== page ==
Understanding the Connection: How Brain-Body Imbalance Impacts Overall Health
The brain communicates with the body via chemical and physical messengers. These include hormones and neurotransmitters that help us move our limbs, breathe, and feel different bodily sensations.
Studies have shown that talking therapy, like Cognitive Behavioral Therapy (CBT), can change your nervous system and brain function. Also, research has shown that meditation and support groups lower stress levels in the body and can lengthen telomeres that protect cells from disease.
Stress impacts everything from your mood to your immune system. While pressure can be positive in some instances, such as when you experience a life-changing event like getting married or having a child, long-term stress — known as chronic stress — negatively impacts your health and can cause a host of physical symptoms including high blood pressure, digestive problems, headaches, depression, and more.
When we’re stressed, the amygdala in our brain sends a distress signal to our hypothalamus. This causes hormones such as adrenaline and cortisol to be released into our bloodstream. These chemicals help us handle the situation causing the stress by increasing our heart rate, tensing muscles, and raising our blood pressure.
However, long-term stress weakens our immune system, making us more vulnerable to illnesses from simple colds to severe diseases. This is why it’s essential to work on reducing your stress levels using non-pharmacological (talk therapy, exercise, yoga, mindfulness) and pharmacological treatments (medications).
Everyone experiences anxiety or fear at some point – it’s an essential human emotion that helps us to prepare for dangerous situations. But when these feelings become persistent, irrational, and interfere with daily life, this may indicate an anxiety disorder.
When anxious, our neurotransmitters send messages to the sympathetic nervous system to trigger the flight or fight response. In the short term, this increases our pulse and breathing rate, gives us a surge of adrenaline, and can increase our immunity.
But when constant anxiety becomes the norm, it can be a silent contributor to sleep disorders, gastrointestinal problems, heart disease, and more. A mental health professional like Integrated Health Systems can help you find relief from this condition and improve your quality of life. Talk to your GP about options like cognitive behavioral therapy and applied relaxation or medication.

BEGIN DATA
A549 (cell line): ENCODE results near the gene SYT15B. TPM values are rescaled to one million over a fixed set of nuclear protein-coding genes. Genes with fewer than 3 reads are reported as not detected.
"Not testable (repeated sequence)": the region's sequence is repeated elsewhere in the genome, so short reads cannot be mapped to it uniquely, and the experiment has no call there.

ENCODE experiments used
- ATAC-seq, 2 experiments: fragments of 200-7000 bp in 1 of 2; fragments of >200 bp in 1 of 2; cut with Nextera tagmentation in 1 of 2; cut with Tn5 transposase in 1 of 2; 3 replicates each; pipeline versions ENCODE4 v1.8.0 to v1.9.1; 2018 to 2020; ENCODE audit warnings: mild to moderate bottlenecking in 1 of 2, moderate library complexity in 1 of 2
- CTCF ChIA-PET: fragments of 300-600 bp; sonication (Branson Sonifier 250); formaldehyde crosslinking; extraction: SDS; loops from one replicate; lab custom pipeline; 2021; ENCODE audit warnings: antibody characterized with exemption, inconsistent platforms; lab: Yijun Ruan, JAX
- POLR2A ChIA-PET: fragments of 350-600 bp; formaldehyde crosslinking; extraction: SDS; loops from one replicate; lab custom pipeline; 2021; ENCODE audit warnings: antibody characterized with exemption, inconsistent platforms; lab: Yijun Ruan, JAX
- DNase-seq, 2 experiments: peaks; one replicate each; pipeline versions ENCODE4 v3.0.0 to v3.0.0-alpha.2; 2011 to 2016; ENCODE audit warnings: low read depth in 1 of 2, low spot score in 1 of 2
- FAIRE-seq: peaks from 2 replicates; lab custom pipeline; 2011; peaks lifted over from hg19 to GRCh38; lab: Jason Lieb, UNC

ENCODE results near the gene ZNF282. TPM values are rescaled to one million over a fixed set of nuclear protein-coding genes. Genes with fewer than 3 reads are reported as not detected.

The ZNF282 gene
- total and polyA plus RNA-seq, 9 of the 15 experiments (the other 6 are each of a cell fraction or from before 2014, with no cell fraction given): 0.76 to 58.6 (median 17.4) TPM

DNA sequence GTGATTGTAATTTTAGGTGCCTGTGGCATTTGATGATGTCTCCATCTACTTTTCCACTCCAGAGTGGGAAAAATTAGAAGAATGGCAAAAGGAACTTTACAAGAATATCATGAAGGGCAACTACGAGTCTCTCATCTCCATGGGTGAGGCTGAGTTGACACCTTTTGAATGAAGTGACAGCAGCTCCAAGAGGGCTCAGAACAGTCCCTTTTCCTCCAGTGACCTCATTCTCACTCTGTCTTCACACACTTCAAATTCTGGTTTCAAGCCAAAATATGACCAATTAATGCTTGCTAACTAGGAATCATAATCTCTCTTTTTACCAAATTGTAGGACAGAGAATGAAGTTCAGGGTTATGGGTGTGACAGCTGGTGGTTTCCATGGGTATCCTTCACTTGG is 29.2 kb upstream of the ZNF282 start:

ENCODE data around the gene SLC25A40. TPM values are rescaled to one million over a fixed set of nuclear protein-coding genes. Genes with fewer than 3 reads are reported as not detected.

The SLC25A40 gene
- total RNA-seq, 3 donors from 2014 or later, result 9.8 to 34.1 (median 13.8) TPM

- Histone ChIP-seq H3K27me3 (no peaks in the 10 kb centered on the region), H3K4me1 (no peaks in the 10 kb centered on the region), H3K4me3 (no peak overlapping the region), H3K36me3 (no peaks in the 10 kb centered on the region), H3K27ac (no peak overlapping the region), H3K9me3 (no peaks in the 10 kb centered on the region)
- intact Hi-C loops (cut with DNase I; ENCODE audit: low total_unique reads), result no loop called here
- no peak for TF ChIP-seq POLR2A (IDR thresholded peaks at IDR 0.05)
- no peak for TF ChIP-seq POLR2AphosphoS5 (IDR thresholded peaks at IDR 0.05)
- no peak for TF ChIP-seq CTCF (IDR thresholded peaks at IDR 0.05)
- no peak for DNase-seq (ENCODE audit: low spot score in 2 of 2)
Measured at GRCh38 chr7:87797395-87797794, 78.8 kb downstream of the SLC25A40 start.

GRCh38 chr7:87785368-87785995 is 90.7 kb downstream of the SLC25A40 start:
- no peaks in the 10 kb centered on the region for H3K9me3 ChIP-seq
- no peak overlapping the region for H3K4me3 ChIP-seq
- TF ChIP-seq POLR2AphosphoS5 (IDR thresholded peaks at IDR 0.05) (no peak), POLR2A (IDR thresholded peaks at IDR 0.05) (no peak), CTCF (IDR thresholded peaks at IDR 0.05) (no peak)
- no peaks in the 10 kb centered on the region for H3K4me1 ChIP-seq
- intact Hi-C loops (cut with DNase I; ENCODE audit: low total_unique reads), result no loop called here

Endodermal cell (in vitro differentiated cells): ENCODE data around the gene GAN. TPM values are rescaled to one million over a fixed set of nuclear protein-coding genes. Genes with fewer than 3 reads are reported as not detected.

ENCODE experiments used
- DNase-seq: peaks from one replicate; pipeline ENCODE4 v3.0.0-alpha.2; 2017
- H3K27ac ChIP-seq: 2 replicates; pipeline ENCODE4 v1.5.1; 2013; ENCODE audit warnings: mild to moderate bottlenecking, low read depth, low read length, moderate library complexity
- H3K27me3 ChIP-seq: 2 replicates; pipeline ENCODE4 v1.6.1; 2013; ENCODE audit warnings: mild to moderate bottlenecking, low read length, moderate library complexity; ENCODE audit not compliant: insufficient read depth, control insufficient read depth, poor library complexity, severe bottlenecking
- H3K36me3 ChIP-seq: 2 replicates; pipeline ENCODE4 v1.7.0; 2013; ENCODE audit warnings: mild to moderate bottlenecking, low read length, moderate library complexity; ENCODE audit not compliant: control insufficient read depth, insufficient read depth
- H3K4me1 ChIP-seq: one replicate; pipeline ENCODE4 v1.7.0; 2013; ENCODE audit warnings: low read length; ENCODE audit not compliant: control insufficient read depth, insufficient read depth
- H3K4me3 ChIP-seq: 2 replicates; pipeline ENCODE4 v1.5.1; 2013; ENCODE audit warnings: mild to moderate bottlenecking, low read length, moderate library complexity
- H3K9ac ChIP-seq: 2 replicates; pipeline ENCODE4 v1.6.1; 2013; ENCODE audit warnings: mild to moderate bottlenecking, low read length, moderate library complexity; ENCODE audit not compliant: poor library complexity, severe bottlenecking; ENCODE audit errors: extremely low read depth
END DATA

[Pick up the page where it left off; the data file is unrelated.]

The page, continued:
Depression, a severe mental health condition that can be life-threatening, causes many emotional problems and changes how the brain functions. But it also impacts the body, from your heart to your immune system. It can increase your risk for or worsen preexisting illnesses and conditions like heart disease, diabetes, and arthritis.
This is partly because of a lack of integration between networks on the two sides of the brain or a functional disconnection. It may also be due to an imbalance in the production of natural chemicals that ease communication between nerve cells, known as neurotransmitters.
Some people assert that neurotransmitter imbalances cause mental health issues like depression, but research has refuted this hypothesis. Several other factors cause depression.
Anger can range from mild irritation, such as impatience waiting for the traffic light to turn green, to extreme feelings of rage and fury. Chronically expressing anger can exacerbate stress levels, trigger the fight or flight response, and ultimately lead to heart disease and other health complications.
An easily angered person may shout and curse, throw things, or act aggressively toward others. They also may withdraw socially, sulk, or get physically sick.
Hostile people lack healthy, supportive relationships and often blame others for their problems. Research shows low emotional support, social support, anger expression, and cynical hostility correlate with increased morbidity and mortality of coronary artery disease (CAD) morbidity and mortality. Anger management classes and techniques help people learn healthier ways to cope with stress and anger.
People with difficulty controlling their anger may benefit from various professional counseling services. These may include occupational therapists, mental health counselors, addiction specialists, and psychiatrists.
Anger is a natural emotion, but it can be harmful when it gets out of control. It can lead to violence, aggression, and other inappropriate behavior that affect relationships and overall functioning. Unrestrained fury is frequently a symptom of underlying mental health problems, such as personality disorders, mood disorders, and substance misuse.
Anger is a complex emotion, and everyone experiences it differently. What may trigger one person’s temper might be a minor annoyance for another. It is essential to identify what triggers anger and avoid those situations. Sleeping, exercising, and a balanced diet are vital to maintaining healthy emotions.